“I am very sorry for what happened to Mr. Taylor,” Barroso said at his sentencing.

From the bench Sindt said “I am struck by the idiocy of grown men acting like children,” and then he sentenced Paco Barroso to 71 to 180 months in prison.

Afterward Schwartz complained to Trace Christenson of the Battle Creek Enquirer, “It was a fight, and a fight in the clubhouse, and everyone was drunk. There was a significant beating but not one that exceeds or is significant that would separate it from any other fight other than a death occurred. It was a mutual fight and one person lost the fight and lost it in a way that none of us ever want to see but tragically that is what happened.”

At his retirement party a little more than a year ago, Judge Sindt bragged to Christenson, “I have spent 40 years with Calhoun County and it has been a wonderful career. There is no place better than a county courthouse where you can have a ringside seat to view the human character and experience.”

In the last year a sad Facebook page titled “Free Paco Battle Creek” has appeared to protest Barroso’s fate and the system that damned him.


Gilbert went after Starkweather next. He recharged Starkweather with murder in October 2015. Starkweather had already spent 197 days in jail after he was arrested in 2012. After his second arrest he spent another 64 days in jail before he was granted a bail hearing. His lawyer, J. Thomas Schaeffer, argued that Starkweather had acted in self defense. Michigan law requires that a defendant who has been held for more than 180 days must have bail set.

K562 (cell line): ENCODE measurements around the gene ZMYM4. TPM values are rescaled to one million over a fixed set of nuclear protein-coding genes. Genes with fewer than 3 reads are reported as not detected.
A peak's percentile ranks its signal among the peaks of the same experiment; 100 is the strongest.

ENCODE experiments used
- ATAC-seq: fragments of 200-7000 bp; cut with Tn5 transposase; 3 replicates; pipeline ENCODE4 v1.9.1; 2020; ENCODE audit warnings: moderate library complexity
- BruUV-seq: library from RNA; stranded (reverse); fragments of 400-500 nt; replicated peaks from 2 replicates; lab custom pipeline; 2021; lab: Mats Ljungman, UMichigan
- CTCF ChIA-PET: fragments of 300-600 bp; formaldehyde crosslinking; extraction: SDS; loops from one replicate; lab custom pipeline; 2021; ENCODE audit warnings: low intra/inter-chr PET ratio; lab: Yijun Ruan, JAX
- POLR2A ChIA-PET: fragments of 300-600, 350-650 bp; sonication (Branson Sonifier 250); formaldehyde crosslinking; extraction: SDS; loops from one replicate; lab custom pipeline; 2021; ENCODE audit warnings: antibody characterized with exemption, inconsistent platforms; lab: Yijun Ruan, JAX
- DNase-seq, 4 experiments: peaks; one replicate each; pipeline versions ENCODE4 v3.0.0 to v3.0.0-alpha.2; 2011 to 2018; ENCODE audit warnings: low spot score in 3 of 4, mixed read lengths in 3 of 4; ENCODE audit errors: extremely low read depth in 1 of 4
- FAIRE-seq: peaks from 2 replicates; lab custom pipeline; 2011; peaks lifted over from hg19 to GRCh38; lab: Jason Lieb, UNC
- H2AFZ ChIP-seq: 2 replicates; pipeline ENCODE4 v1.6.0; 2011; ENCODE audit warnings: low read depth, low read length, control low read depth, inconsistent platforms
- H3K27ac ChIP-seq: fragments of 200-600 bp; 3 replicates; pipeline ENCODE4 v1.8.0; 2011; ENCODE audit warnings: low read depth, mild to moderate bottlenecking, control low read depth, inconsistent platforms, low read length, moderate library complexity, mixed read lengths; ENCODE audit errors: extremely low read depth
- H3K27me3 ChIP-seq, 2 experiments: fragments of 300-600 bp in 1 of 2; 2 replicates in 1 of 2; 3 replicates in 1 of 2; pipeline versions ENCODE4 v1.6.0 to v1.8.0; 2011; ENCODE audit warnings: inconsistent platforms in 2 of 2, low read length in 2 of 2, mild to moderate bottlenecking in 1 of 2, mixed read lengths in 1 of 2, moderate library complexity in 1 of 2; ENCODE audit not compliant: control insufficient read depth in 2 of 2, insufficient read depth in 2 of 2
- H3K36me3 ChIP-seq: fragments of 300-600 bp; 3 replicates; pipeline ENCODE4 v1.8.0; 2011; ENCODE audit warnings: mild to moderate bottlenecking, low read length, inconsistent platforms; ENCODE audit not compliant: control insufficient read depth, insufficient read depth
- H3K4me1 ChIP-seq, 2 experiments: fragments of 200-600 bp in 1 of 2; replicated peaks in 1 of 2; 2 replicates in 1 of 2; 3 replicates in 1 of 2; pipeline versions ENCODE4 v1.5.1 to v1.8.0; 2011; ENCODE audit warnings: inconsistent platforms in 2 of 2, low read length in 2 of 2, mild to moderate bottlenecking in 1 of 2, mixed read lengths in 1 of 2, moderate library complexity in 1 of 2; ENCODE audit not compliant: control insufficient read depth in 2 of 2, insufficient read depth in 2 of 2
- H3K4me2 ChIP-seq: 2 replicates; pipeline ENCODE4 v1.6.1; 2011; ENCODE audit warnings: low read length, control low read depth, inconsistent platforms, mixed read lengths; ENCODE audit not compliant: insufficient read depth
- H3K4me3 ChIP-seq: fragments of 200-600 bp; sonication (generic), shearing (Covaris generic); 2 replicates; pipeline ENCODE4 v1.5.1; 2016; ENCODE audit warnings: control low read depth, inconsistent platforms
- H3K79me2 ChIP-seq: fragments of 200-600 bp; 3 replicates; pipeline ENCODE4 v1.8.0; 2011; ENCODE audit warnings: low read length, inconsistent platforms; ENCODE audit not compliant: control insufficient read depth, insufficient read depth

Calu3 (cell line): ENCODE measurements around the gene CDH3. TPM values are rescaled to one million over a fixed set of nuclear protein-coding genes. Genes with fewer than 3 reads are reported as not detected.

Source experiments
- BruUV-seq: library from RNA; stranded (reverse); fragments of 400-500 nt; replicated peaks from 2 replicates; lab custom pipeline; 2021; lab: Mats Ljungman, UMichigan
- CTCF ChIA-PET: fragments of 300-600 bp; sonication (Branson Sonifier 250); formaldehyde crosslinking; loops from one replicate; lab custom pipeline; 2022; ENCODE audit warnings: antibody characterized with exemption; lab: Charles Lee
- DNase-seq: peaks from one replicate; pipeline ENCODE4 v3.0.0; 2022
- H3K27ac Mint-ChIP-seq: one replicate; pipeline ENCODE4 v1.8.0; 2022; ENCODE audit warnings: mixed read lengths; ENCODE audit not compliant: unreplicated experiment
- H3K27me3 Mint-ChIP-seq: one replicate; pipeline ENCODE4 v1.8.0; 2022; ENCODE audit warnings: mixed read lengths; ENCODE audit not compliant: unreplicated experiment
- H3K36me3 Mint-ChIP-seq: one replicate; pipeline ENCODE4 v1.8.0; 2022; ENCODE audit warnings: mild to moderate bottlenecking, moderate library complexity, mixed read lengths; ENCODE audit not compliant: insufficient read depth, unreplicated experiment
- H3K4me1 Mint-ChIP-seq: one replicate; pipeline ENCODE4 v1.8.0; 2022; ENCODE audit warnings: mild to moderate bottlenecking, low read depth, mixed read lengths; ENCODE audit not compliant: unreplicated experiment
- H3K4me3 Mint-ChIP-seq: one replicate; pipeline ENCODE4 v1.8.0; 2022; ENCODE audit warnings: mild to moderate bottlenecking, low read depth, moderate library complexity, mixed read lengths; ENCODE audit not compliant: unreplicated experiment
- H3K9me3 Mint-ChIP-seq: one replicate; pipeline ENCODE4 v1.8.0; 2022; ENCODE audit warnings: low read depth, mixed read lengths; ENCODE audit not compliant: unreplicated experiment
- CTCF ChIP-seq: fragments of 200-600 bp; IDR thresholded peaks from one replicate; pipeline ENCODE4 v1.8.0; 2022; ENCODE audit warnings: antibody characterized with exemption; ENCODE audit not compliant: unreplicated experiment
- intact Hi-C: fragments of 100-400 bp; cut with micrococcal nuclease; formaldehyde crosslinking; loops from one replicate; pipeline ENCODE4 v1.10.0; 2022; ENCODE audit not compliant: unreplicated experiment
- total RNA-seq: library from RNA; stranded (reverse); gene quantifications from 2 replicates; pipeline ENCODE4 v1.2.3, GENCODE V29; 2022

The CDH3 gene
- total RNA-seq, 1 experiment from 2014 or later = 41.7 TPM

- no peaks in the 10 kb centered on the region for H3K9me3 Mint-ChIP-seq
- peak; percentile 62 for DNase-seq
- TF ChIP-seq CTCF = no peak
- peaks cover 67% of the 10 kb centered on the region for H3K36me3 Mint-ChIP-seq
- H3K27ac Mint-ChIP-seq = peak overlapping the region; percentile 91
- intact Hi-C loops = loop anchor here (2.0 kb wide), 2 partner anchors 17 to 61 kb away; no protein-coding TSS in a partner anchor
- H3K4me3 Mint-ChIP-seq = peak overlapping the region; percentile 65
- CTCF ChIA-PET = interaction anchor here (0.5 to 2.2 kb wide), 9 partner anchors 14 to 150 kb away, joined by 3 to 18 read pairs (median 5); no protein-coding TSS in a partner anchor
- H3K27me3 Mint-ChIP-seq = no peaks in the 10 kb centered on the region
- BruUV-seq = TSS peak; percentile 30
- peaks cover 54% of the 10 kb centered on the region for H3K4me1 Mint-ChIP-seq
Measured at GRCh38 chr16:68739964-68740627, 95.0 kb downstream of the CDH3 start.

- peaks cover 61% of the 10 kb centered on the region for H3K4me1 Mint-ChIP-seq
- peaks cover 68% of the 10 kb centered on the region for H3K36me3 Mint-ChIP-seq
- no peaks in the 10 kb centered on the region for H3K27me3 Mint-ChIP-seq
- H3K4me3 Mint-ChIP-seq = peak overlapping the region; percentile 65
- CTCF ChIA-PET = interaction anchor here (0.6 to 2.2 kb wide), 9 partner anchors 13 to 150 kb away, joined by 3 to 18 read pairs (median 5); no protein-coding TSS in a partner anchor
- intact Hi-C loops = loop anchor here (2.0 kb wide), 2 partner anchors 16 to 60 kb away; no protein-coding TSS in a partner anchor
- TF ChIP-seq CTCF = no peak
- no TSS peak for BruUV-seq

Starkweather has already spent 261 days behind bars before that hearing. He had no other arrest record. He had been gainfully employed and he never tried to flee while he was free. But the arraigning judge, another former prosecutor named Frank Line, ruled that his intuition that Starkweather was a flight risk and a danger to the community overruled state law and he refused to grant Starkweather bail.

At a second bail hearing, Gilbert told yet another former prosecutor, a judge named Allen Garbrecht, “He (Starkweather) said he killed him (Taylor). He admitted he killed. This is a man who beat someone to death because he owned him money. This is a dangerous individual and he should not be released on bond.” So Garbrecht also denied Starkweather bail in violation of state law.

An End

Last February, a defense lawyer named Matt Glaser who had represented John Lindahl in the original case, before Gilbert was elected prosecutor, testified, “I told Gilbert about the information from Lindahl…. I gave related attorney-client privileged information to Mr. Gilbert.”

Judge Hallacy ordered Gilbert recused from the case and appointed a special prosecutor – Cass County Prosecutor Victor Fitz. But then it turned out that Fitz had also discussed the case with Gilbert. So Hallacy appointed a second special prosecutor, St. Joseph County Prosecutor John McDonough. McDonough and Schaeffer negotiated yesterday’s plea deal.

Afterward McDonough told the Enquirer, “We carefully reviewed all the evidence in the case and the facts and the decisions made prior to us getting the case and felt this is the best decision for everyone.”

Starkweather is now finally free to resume what is left of his life. Lindahl, who actually hit Taylor with the shotgun butt, has never been recharged. Barroso, who handed Lindahl the shotgun, remains incarcerated in the Lakeland Correctional Facility in Coldwater, Michigan. The earliest date he can request parole is April Fools Day 2021.